- How to stream Navy vs. Notre Dame live Today 3:30 AM
- The actor who played Greedo is just as confused by ‘maclunkey’ as you are Friday 4:57 PM
- AirPods are getting that sweet, sweet Black Friday price drop Friday 4:24 PM
- Looking for a Nintendo Switch? Black Friday deals are here Friday 4:04 PM
- Facebook copies Instagram with experimental ‘Popular Photos’ feature Friday 3:58 PM
- This iPhone app says it will alert you if you’ve been hacked Friday 2:43 PM
- ‘Marvel’s Hero Project’ is the wholesome content 2019 needs Friday 2:40 PM
- Get more out of VSCO with VSCO search Friday 2:09 PM
- Twitter carves out ‘cause-based’ advocacy exemption in political ads ban Friday 2:06 PM
- Disney+ accounts are being hacked—here’s how to protect yourself Friday 1:52 PM
- Instagram is hiding likes globally and searching for a ‘well-being’ product researcher Friday 1:42 PM
- ‘The Mandalorian’ opens up its mythology even further in ‘Chapter 2’ Friday 12:54 PM
- Want to buy a drone on a budget? We’ve got you covered Friday 12:51 PM
- ‘Simpsons’ writer accuses Republicans of stealing Sideshow Bob’s defense Friday 12:49 PM
- Keanu Reeves’ appearance in ‘SpongeBob Movie’ trailer quickly becomes a meme Friday 12:35 PM
The alt-right, the internet-grown white nationalist movement that backs President Donald Trump, has long taken to calling its opponents “cucks.” Short for “cuckold,” the insult implies that its target is so unmanly that his partner is cheating on him with hypermasculine black men. It’s an efficient blend of racism and toxic masculinity. But “cuck” is becoming passé: the new alt-right insult is “soy boy.”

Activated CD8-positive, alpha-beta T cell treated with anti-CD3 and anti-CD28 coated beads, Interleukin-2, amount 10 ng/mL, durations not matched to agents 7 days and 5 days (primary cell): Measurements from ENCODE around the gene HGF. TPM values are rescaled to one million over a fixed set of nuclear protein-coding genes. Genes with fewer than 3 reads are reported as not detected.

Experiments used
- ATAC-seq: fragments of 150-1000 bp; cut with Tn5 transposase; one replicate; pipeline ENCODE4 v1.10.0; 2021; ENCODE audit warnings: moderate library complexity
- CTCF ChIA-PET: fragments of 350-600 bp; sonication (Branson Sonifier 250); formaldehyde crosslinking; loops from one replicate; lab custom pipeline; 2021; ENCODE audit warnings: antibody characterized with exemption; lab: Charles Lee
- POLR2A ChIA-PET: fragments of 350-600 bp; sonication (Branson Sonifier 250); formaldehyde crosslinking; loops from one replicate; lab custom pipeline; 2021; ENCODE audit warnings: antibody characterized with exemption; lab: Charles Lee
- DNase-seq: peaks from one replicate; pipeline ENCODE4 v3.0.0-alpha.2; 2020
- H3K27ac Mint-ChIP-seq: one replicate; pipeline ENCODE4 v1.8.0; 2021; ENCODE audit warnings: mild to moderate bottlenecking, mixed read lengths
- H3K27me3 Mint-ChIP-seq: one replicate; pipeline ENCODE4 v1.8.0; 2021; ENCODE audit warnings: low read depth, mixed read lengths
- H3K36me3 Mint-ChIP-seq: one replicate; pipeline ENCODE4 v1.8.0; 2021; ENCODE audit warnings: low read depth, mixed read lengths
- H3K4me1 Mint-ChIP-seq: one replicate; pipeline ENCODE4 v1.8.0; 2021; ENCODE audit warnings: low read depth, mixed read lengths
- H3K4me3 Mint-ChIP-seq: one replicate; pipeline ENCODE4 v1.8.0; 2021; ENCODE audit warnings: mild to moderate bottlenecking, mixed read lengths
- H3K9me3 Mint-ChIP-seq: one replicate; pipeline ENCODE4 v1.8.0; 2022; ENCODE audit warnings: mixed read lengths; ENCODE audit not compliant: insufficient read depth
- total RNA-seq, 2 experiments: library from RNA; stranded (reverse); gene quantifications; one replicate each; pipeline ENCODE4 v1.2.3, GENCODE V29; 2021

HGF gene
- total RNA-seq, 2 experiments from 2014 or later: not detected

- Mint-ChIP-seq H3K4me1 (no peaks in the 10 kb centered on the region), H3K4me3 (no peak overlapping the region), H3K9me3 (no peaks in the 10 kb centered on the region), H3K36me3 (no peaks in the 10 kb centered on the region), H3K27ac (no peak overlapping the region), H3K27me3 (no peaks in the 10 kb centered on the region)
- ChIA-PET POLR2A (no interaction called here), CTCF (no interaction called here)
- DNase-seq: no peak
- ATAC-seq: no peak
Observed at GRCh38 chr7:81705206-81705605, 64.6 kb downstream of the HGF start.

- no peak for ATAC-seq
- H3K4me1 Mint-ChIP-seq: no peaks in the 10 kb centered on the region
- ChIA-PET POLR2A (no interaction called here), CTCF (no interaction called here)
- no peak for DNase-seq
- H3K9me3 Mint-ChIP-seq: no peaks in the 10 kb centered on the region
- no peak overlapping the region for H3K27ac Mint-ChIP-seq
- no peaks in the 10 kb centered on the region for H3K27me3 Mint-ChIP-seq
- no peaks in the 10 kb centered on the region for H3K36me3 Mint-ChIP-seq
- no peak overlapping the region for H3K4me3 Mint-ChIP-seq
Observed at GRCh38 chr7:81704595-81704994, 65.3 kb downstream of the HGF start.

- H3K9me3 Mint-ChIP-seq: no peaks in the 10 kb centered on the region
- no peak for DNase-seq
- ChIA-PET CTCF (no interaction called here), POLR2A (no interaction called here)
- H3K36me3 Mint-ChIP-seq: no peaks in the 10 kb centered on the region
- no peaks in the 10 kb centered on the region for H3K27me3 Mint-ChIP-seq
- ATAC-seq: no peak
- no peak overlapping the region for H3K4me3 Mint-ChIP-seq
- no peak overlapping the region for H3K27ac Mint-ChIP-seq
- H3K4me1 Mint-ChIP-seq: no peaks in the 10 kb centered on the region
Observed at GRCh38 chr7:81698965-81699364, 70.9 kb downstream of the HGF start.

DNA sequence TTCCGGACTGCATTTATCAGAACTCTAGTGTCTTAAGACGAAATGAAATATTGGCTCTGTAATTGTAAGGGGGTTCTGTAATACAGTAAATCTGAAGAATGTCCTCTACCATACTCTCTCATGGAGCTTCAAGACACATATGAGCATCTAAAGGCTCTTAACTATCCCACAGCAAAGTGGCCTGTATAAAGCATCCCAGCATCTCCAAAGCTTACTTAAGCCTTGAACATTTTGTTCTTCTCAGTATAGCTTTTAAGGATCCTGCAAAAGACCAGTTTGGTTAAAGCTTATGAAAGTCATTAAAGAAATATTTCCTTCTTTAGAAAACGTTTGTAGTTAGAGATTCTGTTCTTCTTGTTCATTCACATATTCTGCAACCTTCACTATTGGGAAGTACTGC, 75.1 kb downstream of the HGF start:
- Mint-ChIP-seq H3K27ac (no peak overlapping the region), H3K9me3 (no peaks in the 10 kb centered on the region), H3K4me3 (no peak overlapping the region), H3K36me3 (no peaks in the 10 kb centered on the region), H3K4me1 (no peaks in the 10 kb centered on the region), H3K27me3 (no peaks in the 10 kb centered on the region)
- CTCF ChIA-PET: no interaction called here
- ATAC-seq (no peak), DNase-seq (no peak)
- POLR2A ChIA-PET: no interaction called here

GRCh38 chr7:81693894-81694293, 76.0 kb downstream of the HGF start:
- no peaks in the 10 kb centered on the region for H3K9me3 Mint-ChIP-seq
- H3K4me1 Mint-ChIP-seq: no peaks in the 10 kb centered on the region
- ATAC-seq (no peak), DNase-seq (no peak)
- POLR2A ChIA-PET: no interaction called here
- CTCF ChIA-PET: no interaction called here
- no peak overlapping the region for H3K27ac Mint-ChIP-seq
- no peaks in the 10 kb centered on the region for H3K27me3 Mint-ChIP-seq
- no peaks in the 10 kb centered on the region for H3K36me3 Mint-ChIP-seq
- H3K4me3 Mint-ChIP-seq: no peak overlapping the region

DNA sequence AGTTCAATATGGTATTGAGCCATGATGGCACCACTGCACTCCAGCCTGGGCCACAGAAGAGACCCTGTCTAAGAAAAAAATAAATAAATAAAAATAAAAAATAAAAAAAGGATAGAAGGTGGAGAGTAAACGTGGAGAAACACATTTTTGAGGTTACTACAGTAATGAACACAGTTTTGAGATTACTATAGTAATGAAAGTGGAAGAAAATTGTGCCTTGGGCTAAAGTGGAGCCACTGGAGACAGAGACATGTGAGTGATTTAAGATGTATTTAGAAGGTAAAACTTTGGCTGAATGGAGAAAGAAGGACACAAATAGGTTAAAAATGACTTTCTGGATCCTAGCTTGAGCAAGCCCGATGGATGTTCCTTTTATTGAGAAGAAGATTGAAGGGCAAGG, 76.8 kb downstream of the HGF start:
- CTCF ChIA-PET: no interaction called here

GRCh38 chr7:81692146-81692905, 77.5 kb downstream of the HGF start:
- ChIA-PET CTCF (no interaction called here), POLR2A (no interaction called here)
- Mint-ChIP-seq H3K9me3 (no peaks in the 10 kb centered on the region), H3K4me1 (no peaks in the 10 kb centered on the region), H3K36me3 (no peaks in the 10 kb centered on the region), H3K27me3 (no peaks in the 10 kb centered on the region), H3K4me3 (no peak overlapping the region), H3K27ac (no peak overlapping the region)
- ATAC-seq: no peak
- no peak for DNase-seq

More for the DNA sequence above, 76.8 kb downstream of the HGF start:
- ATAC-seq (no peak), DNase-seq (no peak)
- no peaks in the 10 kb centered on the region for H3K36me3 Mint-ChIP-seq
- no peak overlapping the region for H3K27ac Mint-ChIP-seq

A “soy boy” is a feminine or physically weak man, and it takes its name from the belief that soy products increase estrogen levels in men, effectively “feminizing” them. Although this might not actually be supported by the clinical evidence, the manly men of the “alt-right” have seized on it to criticize their opponents’ “soft bodies.” Besides, soy is associated with vegetarianism, which doesn’t fit in with the cartoonish masculinity these internet agitators favor.
The “alt-right” has long been marked by body-image issues and the need to present as physically dominant. In the same way that calling someone a “cuck” projects sexual and racial insecurity, calling someone a “soy boy” projects concerns about one’s own physical fitness and masculinity.
Will Sommer, who covers the new conservative “alt”-media in his Right Richter newsletter, writes that “‘soy boy’ seems more about fears of internal weakness, and a distrust of the food supply and the rest of the modern world.” He even describes conservatives warning against “cucking your diet” by consuming soy.
Popular personality Mike Cernovich, who makes working out and adopting “alpha” postures part of his own “Gorilla Mindset,” has been deploying “soy” as an insult on Twitter for months. It’s not clear whether he started it—James Allsup, the college student caught protesting with white supremacists in Charlottesville, has claimed credit—but Cernovich seems to have popularized it.
They particularly like throwing at at some of the left’s favorite celebrities.https://twitter.com/Cernovich/status/865250215053320193 https://twitter.com/Cernovich/status/871221578893148161 https://twitter.com/Cernovich/status/872863403244568577 https://twitter.com/Cernovich/status/871410256148013056
“Soy boy” is now used in “identitarian” spaces like 4chan’s /pol/ (where a recent thread asked “How do we deal with the soy boy epidemic?”), “alt-right” Twitter alternative Gab, and the subreddit for canceled right-leaning comedy show Million Dollar Extreme.
On Reddit’s r/the_donald, the pro-Trump subreddit, it’s also used to mock male celebrity bodies.
According to Google Trends, the insult hasn’t caught on in the mainstream the same way “cuck” has. “Cuck” eventually became a joke used to sarcastically skewer the “alt-right,” making it more popular but taking away its power to offend. Now, Google searches for “cuck” are in decline. Awareness of “soy boy” is still low outside of right-leaning communities, but it could follow the same trajectory if it goes mainstream.
Jay Hathaway is a former senior writer who specialized in internet memes and weird online culture. He previously served as the Daily Dot’s news editor, was a staff writer at Gawker, and edited the classic websites Urlesque and Download Squad. His work has also appeared on nymag.com, suicidegirls.com, and the Morning News.